India to buy 70,000 assault rifles from Russia

Move for off-the-shelf buys comes amid delays in joint manufacturing of rifles, helicopters in India

August 22, 2021 10:31 pm | Updated August 23, 2021 02:16 pm IST - MOSCOW

Russia has carried out upgrades of the Ka-226T helicopter on offer, according to officials.

Russia has carried out upgrades of the Ka-226T helicopter on offer, according to officials.

With repeated delays in deals for procurement of AK-203 assault rifles and Kamov-226 utility helicopters from Russia, India has signed a deal for 70,000 AK-203 assault rifles to be procured off the shelf, while the Army is also looking at procuring limited number of helicopters off the shelf to meet immediate shortage of light utility helicopters. Meanwhile, Russia has carried out upgrades of the Ka-226T helicopter on offer, according to officials.

“The deal for the 70,000 rifles has been signed but the first payment is yet to be made. The deliveries would begin within three months once the first payment is made and be completed in six months,” officials from India and Russia confirmed. On the Ka-226T “Climber”, as the upgraded version is referred to, an official from Russian Helicopters said the redesigned helicopter has improved flight and technical characteristics.

The Army is looking at procuring over 7.5 lakh AK-203 rifles and the two countries had signed an Inter-Governmental Agreement (IGA) in February 2019 following which a joint enture — Indo-Russian Rifles Private Limited (IRRPL) — was set up at Korwa in Uttar Pradesh for manufacturing the rifles.

The JV is between between Ordnance Factory Board (OFB) from the Indian side and Rosoboron Exports and Kalashnikov on the Russian side. The Army had also appointed a Major General as the Chief Executive Officer (CEO) of IRRPL to ensure timely execution and deliveries.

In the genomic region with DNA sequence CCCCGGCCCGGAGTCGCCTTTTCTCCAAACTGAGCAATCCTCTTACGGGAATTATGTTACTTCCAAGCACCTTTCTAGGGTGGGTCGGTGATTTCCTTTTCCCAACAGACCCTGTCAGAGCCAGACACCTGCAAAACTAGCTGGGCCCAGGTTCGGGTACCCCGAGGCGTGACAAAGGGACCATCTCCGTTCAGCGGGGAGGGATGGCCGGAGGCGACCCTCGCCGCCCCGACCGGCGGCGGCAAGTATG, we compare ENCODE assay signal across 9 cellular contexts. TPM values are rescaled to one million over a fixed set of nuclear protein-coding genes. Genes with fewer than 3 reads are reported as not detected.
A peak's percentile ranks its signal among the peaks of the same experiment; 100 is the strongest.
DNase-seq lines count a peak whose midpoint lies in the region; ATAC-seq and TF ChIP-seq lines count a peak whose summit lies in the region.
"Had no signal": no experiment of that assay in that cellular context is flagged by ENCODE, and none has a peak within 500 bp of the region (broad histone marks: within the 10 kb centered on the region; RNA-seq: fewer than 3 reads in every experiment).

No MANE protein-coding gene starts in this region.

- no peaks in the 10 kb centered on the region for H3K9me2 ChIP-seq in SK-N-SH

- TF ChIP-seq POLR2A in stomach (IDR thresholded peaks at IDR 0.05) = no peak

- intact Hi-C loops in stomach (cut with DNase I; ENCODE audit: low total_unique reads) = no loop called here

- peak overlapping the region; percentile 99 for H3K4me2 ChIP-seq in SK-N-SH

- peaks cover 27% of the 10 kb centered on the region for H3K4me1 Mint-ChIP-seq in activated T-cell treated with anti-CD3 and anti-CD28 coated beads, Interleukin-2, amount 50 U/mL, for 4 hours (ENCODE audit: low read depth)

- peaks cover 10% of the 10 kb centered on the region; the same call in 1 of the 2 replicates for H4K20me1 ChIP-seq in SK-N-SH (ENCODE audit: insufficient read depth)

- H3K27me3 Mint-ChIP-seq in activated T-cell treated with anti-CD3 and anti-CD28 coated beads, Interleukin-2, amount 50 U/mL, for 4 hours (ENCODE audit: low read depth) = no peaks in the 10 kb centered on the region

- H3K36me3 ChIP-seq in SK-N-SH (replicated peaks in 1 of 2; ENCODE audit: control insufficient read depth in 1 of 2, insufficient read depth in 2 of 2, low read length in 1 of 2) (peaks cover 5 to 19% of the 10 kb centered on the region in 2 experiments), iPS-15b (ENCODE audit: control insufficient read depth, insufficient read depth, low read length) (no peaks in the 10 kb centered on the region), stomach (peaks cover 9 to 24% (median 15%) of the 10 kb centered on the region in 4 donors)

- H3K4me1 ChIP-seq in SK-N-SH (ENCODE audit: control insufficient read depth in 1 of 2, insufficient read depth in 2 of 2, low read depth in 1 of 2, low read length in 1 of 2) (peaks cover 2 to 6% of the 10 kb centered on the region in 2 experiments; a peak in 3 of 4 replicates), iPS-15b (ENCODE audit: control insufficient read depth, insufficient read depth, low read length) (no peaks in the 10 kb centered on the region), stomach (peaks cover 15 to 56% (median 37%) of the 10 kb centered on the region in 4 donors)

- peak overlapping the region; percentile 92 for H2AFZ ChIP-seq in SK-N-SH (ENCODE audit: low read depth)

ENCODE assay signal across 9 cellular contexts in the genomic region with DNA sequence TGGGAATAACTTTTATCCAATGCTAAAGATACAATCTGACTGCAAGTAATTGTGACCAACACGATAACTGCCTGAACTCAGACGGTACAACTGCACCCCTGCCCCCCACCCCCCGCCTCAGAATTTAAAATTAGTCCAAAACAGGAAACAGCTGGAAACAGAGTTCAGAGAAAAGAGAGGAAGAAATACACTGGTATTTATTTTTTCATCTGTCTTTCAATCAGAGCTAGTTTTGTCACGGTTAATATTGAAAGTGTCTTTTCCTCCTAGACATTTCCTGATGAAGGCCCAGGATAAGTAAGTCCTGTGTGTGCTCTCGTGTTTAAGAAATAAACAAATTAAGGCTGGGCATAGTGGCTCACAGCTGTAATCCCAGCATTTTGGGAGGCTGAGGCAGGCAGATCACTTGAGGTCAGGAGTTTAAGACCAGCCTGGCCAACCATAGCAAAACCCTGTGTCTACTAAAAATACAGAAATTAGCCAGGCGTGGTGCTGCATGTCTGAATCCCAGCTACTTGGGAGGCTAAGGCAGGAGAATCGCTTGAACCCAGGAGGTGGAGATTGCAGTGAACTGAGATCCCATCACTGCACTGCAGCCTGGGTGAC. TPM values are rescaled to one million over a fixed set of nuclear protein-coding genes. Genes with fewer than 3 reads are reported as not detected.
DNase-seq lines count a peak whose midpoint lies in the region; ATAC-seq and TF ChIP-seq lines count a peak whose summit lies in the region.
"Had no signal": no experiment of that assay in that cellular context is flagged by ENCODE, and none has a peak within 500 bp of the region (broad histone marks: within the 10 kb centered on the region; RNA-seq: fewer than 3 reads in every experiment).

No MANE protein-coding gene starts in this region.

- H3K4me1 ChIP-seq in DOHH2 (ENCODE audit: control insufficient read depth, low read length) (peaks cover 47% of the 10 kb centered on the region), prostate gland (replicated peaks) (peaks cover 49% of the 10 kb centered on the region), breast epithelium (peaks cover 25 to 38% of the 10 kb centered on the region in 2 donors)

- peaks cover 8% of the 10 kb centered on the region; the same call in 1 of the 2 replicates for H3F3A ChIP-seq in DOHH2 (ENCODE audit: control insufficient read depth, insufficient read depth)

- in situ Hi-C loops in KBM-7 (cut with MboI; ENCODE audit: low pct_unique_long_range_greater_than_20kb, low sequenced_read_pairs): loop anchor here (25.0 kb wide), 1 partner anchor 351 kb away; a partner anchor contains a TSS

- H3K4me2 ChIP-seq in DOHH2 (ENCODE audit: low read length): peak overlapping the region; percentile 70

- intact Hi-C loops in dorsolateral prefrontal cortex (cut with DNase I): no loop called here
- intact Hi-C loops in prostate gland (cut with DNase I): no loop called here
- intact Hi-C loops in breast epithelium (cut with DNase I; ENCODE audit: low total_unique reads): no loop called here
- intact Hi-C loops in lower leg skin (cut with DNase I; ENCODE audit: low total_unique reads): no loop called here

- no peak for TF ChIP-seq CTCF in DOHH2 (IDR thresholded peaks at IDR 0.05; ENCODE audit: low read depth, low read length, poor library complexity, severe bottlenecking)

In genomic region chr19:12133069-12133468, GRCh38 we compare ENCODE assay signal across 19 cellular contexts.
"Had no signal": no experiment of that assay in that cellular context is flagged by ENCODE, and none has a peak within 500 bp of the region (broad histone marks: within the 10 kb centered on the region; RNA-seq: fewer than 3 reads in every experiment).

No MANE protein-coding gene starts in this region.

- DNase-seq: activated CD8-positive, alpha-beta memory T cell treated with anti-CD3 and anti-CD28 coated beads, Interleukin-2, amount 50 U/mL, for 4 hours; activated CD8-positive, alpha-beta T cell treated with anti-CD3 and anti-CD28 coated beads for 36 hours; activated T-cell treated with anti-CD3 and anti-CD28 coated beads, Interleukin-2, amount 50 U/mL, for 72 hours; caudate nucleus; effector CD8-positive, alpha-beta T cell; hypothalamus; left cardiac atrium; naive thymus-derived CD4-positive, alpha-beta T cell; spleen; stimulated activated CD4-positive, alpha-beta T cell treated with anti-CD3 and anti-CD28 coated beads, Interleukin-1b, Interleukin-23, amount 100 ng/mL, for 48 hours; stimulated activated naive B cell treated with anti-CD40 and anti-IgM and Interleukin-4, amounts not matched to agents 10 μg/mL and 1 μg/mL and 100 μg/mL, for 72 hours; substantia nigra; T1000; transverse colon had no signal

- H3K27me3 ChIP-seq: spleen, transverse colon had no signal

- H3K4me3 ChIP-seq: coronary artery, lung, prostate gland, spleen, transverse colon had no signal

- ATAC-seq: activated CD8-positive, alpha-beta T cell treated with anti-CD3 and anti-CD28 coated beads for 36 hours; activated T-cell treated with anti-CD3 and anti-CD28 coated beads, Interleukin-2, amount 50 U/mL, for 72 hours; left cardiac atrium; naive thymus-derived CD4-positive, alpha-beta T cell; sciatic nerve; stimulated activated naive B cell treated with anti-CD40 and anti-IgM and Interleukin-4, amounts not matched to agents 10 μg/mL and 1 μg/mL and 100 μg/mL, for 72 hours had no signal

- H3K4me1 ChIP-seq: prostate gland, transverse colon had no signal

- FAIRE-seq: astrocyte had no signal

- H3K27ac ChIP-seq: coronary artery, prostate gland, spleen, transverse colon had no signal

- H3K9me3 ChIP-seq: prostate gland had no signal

The Ministry of Defence has already floated a Request For Proposal (RFP) to the JV for the supply of 6.71 lakh rifles but the final deal has been held up over the high cost quoted.

In the Ka-226T helicopter, there are two major changes which include change in hull from composites to aluminum and change in avionics apart from several minor upgrades, said Vasily Grydin, deputy head of commercial department, Ulan-Ude Aviation plant of Russian Helicopters at the Army 2021 expo which began on Sunday.

“Major upgrades were done in the hull and the avionics to make the helicopter lighter and improve its capability. Some of the modifications were done based on the request of the customer (India),” Mr. Grydin said. These changes were done in the last one year while talks continue between the two sides for the final deal, he stated.

There is an upgrade in avionics and there is an option where the helicopter can be operated by one pilot if required, Mr. Grydin explained.

On the change in the hull, he said it was made stronger by using aluminum in the place of composites which was done for the sake of the exhaust and the helicopter has become 15% lighter. Dust filters have also been introduced for the purpose of high altitude operations while the fuel tank has also been redesigned.

Another major change is improved design of gear box which can work twice longer, he added.

In 2015, India and Russia had concluded an Inter-Governmental Agreement (IGA) for at least 200 Ka-226T twin-engine utility helicopters estimated to cost over $1 billion.

Sixty helicopters were to be directly imported and remaining 140 manufactured locally by a JV, India Russia Helicopters Limited, set up between Hindustan Aeronautics Limited and Russian Helicopters.

However, the deal has been held up over the percentage of indigenous content which as per the RFP should reach 70% in phases. Due to this, the Army, which is in urgent need of replacing the ageing Cheetah and Chetak helicopters, has approached Defence Ministry to procure a limited number of helicopters immediately.

As per the Russian proposal, the localisation plan would be spread over four phases beginning with 3.3% indigenisation for 35 helicopters, going to 15% for next 25 helicopters, 35% for 30 helicopters in Phase 3 and eventually to 62.4% indigenisation in Phase 4 for the last 50 helicopters.

The first helicopter would be delivered within 36 months from the signing of the contract and order completed in eight years.

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